The day everybody has been expecting is finally upon us – as of last Wednesday, Google+ Local has been rolled out by merging Google+ and Google Places. According to the official Google blog, the aim of the merge is to “improve the way people discover new businesses, rediscover places they love, and share them with their friends across the web.” Put simply, this means more interactivity with customers, more trusted reviews made through Google+ profiles, and the beginning of more major changes in the social search landscape.
Here’s what you need to know:
If you already had a Google Places listing, you already have a “Google+ Local page.” No, you don’t need to make one. To demonstrate this, just search for your business on Google Maps, select your listing, and click more info. Boom, there’s your Google+ Local page! You can easily see how Google Places results have been replaced by a combination of Google Places listings that now lead to Google+ Local pages.
This integration with Google+ will allow for more functionality than the static results that were used in Google Places. With your Google+ local page, you will be able to interact with customers, similar to the way in which you can interact with fans on a Facebook business page. You can host “hangouts,” be added to circles, add others to your circles, and even post updates, pictures, and videos. This allows tons of opportunity to interact with your customers and turn businesses into communities.
Reviews will now be linked to Google+ profiles, which is both good and bad for a few reasons. Let’s start with the good:
- Reviews will be more trusted, as they will be linked to real people (unless they were written before the change, in which case Google says the reviews will be attributed to “A Google user.” Users can claim these reviews with their Google+ profile.) This will likely give each review more impact since users tend to trust people they know more than others.
- Users will be able to search for and filter businesses based on their circles, which is an extension of the “trust” factor that comes with the link between profiles and reviews.
Now for the bad:
- In order to leave reviews, customers will have to jump through more hoops. They will have to make a Google+ profile if they don’t already have one, log in, and find your business. This could polarize reviews, causing an onslaught of only very negative or very positive reviews, as most users will only go through this many steps if they feel very strongly about what they have to say. In the long run when most users have already signed up and are used to needing a Google+ profile to access Google’s services, this won’t be as much of an issue. For now, though, it may have an effect.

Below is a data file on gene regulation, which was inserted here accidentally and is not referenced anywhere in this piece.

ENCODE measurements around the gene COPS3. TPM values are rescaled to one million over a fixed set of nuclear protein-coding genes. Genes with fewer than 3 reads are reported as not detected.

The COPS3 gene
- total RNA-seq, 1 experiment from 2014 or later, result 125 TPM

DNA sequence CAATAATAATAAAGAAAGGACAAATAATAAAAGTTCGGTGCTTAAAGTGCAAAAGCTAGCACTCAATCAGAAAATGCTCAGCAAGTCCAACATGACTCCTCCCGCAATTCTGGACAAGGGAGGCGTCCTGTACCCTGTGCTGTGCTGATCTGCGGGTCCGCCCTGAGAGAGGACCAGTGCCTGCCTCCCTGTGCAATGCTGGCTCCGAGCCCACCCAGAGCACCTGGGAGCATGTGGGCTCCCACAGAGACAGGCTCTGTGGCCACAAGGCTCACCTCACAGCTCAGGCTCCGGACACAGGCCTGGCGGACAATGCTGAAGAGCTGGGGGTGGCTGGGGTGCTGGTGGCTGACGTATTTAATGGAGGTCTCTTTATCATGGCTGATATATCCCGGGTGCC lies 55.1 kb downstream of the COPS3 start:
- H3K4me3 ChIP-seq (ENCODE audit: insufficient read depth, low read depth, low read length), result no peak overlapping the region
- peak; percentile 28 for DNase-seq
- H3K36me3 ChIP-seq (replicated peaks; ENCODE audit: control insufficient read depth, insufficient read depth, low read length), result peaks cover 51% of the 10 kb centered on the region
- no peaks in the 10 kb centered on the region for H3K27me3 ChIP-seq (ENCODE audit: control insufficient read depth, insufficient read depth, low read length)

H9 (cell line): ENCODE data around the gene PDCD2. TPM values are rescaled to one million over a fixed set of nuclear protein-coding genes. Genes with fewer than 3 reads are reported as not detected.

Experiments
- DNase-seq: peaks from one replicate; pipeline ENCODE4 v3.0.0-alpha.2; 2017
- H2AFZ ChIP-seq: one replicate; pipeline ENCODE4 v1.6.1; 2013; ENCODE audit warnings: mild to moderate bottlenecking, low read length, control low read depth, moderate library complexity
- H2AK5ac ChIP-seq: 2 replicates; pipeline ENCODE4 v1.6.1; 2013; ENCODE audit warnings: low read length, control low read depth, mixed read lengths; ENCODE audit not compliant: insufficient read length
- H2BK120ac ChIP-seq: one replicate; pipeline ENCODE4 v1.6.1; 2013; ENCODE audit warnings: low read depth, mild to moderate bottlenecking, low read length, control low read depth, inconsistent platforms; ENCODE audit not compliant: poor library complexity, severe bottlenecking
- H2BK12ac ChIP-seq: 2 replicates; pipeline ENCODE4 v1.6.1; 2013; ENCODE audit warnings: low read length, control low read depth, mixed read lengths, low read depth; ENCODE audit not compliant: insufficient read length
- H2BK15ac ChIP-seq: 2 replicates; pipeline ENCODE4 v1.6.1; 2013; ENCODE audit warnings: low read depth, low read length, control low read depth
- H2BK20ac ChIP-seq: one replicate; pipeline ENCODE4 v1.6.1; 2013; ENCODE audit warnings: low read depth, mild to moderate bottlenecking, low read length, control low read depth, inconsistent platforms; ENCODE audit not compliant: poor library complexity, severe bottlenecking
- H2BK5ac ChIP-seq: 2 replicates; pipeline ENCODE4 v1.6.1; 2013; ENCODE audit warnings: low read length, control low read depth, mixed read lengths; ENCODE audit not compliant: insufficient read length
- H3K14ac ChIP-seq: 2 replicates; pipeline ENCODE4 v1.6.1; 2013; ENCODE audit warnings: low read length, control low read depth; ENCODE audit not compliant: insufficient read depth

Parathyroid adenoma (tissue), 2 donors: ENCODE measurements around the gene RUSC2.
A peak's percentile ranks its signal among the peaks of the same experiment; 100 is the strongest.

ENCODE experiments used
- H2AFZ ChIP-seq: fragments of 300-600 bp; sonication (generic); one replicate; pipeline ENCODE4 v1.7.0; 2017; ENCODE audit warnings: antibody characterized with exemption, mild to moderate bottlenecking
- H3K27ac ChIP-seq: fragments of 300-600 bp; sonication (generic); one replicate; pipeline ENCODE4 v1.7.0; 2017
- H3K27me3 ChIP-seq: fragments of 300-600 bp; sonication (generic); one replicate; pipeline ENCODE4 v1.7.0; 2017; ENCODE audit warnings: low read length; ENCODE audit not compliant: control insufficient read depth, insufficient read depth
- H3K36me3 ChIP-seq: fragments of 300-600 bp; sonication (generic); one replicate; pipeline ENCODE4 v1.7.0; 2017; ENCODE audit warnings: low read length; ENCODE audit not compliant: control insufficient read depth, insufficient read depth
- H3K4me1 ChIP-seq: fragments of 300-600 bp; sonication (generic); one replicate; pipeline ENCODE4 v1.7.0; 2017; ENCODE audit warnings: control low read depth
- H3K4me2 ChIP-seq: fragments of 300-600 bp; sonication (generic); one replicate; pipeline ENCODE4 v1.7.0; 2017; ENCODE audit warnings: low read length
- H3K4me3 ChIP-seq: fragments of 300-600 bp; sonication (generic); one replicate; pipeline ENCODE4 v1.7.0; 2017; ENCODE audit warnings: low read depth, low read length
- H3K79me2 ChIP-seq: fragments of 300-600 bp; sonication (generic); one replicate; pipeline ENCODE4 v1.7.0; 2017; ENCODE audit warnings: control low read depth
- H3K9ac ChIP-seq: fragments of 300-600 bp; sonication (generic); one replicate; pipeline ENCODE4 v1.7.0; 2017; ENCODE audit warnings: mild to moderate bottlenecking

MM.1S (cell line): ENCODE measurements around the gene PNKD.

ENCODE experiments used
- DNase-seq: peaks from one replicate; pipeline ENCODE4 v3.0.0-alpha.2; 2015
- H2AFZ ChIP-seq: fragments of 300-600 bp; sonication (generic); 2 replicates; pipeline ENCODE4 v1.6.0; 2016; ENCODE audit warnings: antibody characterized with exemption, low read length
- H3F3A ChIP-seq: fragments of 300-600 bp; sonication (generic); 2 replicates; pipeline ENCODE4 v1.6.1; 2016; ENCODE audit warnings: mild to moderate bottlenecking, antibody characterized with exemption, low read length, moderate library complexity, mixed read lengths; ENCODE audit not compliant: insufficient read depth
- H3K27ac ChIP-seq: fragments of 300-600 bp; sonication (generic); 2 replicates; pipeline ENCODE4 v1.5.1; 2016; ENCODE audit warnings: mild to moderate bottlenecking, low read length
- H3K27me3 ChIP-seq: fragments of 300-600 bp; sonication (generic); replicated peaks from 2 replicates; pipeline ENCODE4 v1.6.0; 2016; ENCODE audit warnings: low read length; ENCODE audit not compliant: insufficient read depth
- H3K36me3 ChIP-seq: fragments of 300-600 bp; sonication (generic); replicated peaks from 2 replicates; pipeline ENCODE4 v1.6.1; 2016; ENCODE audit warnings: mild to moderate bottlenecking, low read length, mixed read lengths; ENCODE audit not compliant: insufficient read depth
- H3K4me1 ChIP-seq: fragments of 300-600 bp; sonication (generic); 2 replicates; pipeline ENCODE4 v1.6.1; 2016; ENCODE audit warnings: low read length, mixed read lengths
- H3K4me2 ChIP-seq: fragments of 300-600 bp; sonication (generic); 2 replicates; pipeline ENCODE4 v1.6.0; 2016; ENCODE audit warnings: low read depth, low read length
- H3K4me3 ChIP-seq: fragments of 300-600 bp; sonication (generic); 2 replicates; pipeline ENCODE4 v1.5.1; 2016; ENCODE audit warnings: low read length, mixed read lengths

- Businesses may need to request reviews and follows from their clients and educate them on how to do so. It may be difficult to convince customers to add you to their circles – how many active users of Google+ are actually going to add their chiropractor or electrician to their circles without a push?! It’s certainly another hoop to jump through.
The Google+ Local page layout is much more visual than before. Customers can judge a business more quickly, as there is a very strong focus on pictures, and the 5-star rating has been replaced by the more thorough Zagat ratings which appear above the fold, below the main pictures and business contact info.
To see the end result of these changes, here is a listing that Google worked with and shared to demonstrate a fully upgraded local Google+ page: The Meatball Shop.
As a business owner or social firm with access to Google Places listings, it’s time to promote your Google+ Local page. Check that all of your contact information is updated, add some awesome pictures, take care of duplicate listings, and get your company and your customers on board. The big picture here is that search is becoming more social and we all need to hop on the Google+ train to adapt. Complete integration with Google+ across all Google products – including Search, Maps, and Mobile – is on the way, and although the other services haven’t become obsolete yet, they will eventually. Google is just moving slowly to give everyone time to adapt. Our advice is to start now so you won’t get left behind!